As my picture making slowly slides into the iPhone realm-I am desperately trying to avoid going all the way-I must admit that the idea of "ultimate image quality" has faded even further in to the background of my picture making mind set than it already was.
Specifically, since I acquired a digital camera capable of making RAW files-c.2003-I have been a full-on maker of RAW files. Nary a camera-made JPEG file has ever darkened content of my hard drives. While the fact remains that, whenever I use a "real" camera, I still shoot only RAW, my iPhone camera module picture making is full on JPEG format.
ASIDE I do have a iPhone camera app which allows me to make pictures in the RAW format, I have yet to spend any significant amount of time trying to grasp the techniques (shooting+processing) to do so, or, if it is even advantageous to do so. And, the fact remains that I most likely never will ... if I want RAW, I'll use a "real" camera. END ASIDE
The reason for that belief is simple ... I want to keep my iPhone picture making as simple as possible in order to adapt my iPhone picture making mentally into a "snapshot" frame of mind. That is, as close as possible to the original KODAK advertising slogan of You push the button. We do the rest. While I do the rest, it is done on my iPhone with, again, the idea of keeping it as simple as possible.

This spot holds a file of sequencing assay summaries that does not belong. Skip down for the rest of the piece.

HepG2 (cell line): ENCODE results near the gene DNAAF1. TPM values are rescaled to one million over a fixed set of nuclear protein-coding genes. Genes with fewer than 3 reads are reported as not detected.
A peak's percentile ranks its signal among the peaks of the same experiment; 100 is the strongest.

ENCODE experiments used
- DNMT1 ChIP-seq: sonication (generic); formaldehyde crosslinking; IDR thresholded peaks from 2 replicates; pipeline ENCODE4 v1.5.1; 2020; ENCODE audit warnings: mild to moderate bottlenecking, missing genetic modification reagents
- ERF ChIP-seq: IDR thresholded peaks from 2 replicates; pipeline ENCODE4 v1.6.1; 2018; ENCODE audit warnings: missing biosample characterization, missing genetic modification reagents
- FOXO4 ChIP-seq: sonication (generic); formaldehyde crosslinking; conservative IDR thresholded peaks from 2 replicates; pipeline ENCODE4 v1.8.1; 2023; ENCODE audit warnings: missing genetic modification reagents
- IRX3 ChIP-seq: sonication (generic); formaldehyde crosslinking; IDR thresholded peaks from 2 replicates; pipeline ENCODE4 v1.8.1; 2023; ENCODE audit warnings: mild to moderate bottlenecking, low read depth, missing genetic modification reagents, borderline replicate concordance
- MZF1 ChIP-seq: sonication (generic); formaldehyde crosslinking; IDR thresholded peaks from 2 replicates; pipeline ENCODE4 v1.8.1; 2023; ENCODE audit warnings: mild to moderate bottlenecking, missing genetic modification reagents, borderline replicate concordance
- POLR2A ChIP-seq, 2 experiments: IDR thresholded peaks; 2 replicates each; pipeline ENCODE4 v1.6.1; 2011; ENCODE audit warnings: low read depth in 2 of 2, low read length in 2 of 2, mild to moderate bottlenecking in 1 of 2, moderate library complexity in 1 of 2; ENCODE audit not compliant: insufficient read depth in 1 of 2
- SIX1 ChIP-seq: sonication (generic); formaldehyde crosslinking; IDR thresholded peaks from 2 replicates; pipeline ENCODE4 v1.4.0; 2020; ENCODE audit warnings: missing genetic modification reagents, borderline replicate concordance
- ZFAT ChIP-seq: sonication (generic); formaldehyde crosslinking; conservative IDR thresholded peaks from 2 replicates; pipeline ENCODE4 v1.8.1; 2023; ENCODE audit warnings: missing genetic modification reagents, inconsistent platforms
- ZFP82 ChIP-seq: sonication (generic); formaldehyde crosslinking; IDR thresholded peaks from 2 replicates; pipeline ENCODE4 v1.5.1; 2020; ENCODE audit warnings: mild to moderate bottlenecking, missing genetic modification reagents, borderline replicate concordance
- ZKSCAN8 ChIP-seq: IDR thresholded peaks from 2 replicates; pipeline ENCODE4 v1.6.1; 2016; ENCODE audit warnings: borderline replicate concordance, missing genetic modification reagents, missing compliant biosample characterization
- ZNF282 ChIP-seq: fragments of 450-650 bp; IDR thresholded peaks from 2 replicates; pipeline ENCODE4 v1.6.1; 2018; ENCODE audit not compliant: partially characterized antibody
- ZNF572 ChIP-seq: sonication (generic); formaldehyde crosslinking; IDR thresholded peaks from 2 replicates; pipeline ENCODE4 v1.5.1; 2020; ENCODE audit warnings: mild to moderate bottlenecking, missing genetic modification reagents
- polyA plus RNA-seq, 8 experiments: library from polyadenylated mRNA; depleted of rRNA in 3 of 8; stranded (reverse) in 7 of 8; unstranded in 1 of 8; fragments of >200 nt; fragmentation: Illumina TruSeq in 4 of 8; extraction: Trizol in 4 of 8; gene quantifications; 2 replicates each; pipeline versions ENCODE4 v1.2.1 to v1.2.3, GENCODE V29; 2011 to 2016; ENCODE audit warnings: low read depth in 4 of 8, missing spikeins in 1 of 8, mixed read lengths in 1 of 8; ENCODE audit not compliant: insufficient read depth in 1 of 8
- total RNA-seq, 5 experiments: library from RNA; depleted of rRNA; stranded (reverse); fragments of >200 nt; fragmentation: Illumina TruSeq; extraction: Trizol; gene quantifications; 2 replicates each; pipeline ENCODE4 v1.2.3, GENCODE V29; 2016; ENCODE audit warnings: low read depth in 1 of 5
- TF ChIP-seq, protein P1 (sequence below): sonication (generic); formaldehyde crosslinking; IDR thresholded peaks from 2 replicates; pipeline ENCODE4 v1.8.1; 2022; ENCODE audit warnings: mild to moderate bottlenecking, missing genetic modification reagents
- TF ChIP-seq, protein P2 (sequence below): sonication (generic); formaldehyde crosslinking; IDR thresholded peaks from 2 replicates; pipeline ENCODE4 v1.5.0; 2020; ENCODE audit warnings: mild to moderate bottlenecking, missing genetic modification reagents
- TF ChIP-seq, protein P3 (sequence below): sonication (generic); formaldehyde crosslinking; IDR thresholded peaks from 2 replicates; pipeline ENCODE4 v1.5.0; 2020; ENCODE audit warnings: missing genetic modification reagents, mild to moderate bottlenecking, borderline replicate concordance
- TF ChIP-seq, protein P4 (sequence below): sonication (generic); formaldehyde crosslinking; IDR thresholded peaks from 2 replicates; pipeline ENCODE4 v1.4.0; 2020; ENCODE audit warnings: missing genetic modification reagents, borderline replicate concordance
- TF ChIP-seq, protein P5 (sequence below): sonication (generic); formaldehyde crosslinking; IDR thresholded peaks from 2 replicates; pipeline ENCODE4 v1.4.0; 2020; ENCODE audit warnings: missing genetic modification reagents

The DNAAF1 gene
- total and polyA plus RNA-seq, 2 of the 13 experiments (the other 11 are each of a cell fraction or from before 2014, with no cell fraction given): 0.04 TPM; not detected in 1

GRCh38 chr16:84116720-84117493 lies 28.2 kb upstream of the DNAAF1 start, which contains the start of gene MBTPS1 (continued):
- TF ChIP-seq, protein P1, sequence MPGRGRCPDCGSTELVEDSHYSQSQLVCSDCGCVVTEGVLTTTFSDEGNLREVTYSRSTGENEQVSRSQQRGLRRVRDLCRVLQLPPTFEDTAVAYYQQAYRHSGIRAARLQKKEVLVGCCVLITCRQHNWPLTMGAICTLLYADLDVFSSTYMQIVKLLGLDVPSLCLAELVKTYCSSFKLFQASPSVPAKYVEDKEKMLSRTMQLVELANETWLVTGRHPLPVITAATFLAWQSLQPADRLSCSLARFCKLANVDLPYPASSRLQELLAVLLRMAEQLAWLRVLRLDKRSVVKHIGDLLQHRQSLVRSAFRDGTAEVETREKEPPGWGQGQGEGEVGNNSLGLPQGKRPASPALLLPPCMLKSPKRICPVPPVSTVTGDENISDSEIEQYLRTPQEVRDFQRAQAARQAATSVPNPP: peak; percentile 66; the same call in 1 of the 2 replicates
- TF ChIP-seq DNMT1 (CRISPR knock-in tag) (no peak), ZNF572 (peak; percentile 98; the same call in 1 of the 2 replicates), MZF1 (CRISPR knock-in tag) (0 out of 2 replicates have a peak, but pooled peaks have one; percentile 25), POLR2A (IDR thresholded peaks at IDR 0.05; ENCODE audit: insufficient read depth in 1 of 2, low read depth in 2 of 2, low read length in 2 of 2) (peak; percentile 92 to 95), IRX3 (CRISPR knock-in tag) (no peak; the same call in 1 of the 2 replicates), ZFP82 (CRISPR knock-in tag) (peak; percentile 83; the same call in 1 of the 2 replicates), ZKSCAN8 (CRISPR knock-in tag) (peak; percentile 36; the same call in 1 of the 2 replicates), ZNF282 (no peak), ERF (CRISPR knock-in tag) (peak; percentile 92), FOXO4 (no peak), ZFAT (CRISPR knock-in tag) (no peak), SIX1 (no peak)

In shooting JEPG format with the iPhone and processing it on the iPhone, I have been pleasantly surprised at the image quality that it is possible to obtain with careful shooting and processing techniques. As mentioned previously, the image quality is such that I can make a print of one of my "serious" photograph-made with the iPhone-for which no apology is needed, quality-wise.
FYI, for newcomers to this blog, the genesis of my recent the new snapshot awakening can be found in the book, The Art of the American Snapshot ~ 1888-1978. Specifically in the following excerpt regarding the 1944 MOMA exhibition, The American Snapshot:
.... the pictures "constitute[d] the most vital, most dynamic, most interesting and worthwhile photographic exhibition ever assembled by the Museum of Modern Art" .... [P]raised as being "without artistc pretensions" and coming "nearer to achieving the stature of true art than any of the inbred preciosities in the museum's permanent collection of in any of its previous shows," the photographs were applauded as "honest, realistic, human and articulate."
I really like making pictures which are honest, realistic, human and articulate.